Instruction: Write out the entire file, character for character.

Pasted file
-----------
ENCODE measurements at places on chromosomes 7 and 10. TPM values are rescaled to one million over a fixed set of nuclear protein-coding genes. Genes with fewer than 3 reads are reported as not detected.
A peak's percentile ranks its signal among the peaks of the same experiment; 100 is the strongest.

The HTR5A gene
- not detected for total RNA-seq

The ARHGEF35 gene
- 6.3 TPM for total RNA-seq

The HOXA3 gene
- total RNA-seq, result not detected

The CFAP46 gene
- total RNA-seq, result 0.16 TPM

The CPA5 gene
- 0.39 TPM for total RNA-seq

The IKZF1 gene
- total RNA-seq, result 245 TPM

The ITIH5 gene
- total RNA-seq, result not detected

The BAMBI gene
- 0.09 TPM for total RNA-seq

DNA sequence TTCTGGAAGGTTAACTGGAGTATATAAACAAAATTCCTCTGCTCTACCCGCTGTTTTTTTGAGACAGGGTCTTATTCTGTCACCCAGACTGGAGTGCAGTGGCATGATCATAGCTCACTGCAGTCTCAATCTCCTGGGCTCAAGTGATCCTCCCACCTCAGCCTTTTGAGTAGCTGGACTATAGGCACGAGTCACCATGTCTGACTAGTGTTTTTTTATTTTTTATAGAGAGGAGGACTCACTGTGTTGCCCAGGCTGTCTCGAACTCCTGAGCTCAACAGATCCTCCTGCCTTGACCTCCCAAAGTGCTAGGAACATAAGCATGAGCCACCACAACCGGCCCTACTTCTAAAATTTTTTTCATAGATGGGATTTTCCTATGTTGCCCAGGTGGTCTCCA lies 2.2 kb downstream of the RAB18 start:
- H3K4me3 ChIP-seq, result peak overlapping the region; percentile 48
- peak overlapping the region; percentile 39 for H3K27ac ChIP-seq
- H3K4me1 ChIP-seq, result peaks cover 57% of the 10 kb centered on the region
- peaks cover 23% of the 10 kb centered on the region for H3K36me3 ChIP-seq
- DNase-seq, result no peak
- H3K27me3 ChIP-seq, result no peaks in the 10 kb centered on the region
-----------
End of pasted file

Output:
ENCODE measurements at places on chromosomes 7 and 10. TPM values are rescaled to one million over a fixed set of nuclear protein-coding genes. Genes with fewer than 3 reads are reported as not detected.
A peak's percentile ranks its signal among the peaks of the same experiment; 100 is the strongest.

The HTR5A gene
- not detected for total RNA-seq

The ARHGEF35 gene
- 6.3 TPM for total RNA-seq

The HOXA3 gene
- total RNA-seq, result not detected

The CFAP46 gene
- total RNA-seq, result 0.16 TPM

The CPA5 gene
- 0.39 TPM for total RNA-seq

The IKZF1 gene
- total RNA-seq, result 245 TPM

The ITIH5 gene
- total RNA-seq, result not detected

The BAMBI gene
- 0.09 TPM for total RNA-seq

DNA sequence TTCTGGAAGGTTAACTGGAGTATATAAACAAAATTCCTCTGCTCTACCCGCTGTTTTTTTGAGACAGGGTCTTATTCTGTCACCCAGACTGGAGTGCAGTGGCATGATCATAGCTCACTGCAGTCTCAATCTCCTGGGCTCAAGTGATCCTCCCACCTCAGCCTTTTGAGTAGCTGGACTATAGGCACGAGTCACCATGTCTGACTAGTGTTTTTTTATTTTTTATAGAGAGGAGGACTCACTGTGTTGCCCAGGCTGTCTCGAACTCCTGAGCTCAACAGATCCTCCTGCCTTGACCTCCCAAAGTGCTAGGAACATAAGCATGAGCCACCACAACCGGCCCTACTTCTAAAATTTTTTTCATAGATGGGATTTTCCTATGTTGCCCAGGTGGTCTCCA lies 2.2 kb downstream of the RAB18 start:
- H3K4me3 ChIP-seq, result peak overlapping the region; percentile 48
- peak overlapping the region; percentile 39 for H3K27ac ChIP-seq
- H3K4me1 ChIP-seq, result peaks cover 57% of the 10 kb centered on the region
- peaks cover 23% of the 10 kb centered on the region for H3K36me3 ChIP-seq
- DNase-seq, result no peak
- H3K27me3 ChIP-seq, result no peaks in the 10 kb centered on the region